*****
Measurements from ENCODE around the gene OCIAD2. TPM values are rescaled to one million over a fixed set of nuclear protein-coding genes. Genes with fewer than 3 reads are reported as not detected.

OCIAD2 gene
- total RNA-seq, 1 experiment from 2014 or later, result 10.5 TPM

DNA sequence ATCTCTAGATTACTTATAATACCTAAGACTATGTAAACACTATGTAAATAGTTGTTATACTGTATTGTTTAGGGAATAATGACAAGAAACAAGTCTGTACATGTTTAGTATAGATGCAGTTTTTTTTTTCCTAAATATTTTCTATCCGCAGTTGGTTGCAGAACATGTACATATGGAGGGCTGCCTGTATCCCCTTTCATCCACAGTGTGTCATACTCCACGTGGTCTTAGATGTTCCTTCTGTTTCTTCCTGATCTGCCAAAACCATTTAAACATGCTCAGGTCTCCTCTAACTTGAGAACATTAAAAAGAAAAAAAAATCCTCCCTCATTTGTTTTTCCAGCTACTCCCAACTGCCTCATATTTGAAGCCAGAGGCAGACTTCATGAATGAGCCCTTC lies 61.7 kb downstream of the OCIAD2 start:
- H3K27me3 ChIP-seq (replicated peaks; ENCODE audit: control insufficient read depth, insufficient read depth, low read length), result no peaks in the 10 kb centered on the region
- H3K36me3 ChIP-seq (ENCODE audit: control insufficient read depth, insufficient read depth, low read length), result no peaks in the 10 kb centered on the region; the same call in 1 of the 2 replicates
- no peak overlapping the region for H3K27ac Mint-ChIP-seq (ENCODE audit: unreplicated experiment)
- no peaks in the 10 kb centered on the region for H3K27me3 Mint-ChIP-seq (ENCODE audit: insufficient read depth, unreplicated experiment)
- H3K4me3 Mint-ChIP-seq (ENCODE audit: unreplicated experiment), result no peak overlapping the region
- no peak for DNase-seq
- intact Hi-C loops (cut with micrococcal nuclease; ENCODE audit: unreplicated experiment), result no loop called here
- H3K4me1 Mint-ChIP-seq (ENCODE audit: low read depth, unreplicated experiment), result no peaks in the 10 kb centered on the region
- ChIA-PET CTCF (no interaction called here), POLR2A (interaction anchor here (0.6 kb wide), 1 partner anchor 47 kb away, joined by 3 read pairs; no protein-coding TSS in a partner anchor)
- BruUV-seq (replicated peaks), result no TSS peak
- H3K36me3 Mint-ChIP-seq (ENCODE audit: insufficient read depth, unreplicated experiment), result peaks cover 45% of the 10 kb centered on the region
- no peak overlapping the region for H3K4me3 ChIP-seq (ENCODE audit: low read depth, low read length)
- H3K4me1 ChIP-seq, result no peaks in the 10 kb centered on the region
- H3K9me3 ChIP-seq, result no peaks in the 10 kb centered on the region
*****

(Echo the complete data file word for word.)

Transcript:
Measurements from ENCODE around the gene OCIAD2. TPM values are rescaled to one million over a fixed set of nuclear protein-coding genes. Genes with fewer than 3 reads are reported as not detected.

OCIAD2 gene
- total RNA-seq, 1 experiment from 2014 or later, result 10.5 TPM

DNA sequence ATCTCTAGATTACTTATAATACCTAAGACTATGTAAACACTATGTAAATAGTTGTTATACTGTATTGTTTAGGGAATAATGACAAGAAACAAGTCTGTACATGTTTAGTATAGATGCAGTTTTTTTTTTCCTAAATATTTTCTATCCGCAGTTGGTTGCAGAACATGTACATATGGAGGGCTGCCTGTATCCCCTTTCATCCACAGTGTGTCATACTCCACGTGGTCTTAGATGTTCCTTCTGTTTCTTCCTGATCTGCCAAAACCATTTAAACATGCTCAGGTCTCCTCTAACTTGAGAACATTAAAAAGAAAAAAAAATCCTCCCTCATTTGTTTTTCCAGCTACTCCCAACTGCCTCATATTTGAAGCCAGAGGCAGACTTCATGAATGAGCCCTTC lies 61.7 kb downstream of the OCIAD2 start:
- H3K27me3 ChIP-seq (replicated peaks; ENCODE audit: control insufficient read depth, insufficient read depth, low read length), result no peaks in the 10 kb centered on the region
- H3K36me3 ChIP-seq (ENCODE audit: control insufficient read depth, insufficient read depth, low read length), result no peaks in the 10 kb centered on the region; the same call in 1 of the 2 replicates
- no peak overlapping the region for H3K27ac Mint-ChIP-seq (ENCODE audit: unreplicated experiment)
- no peaks in the 10 kb centered on the region for H3K27me3 Mint-ChIP-seq (ENCODE audit: insufficient read depth, unreplicated experiment)
- H3K4me3 Mint-ChIP-seq (ENCODE audit: unreplicated experiment), result no peak overlapping the region
- no peak for DNase-seq
- intact Hi-C loops (cut with micrococcal nuclease; ENCODE audit: unreplicated experiment), result no loop called here
- H3K4me1 Mint-ChIP-seq (ENCODE audit: low read depth, unreplicated experiment), result no peaks in the 10 kb centered on the region
- ChIA-PET CTCF (no interaction called here), POLR2A (interaction anchor here (0.6 kb wide), 1 partner anchor 47 kb away, joined by 3 read pairs; no protein-coding TSS in a partner anchor)
- BruUV-seq (replicated peaks), result no TSS peak
- H3K36me3 Mint-ChIP-seq (ENCODE audit: insufficient read depth, unreplicated experiment), result peaks cover 45% of the 10 kb centered on the region
- no peak overlapping the region for H3K4me3 ChIP-seq (ENCODE audit: low read depth, low read length)
- H3K4me1 ChIP-seq, result no peaks in the 10 kb centered on the region
- H3K9me3 ChIP-seq, result no peaks in the 10 kb centered on the region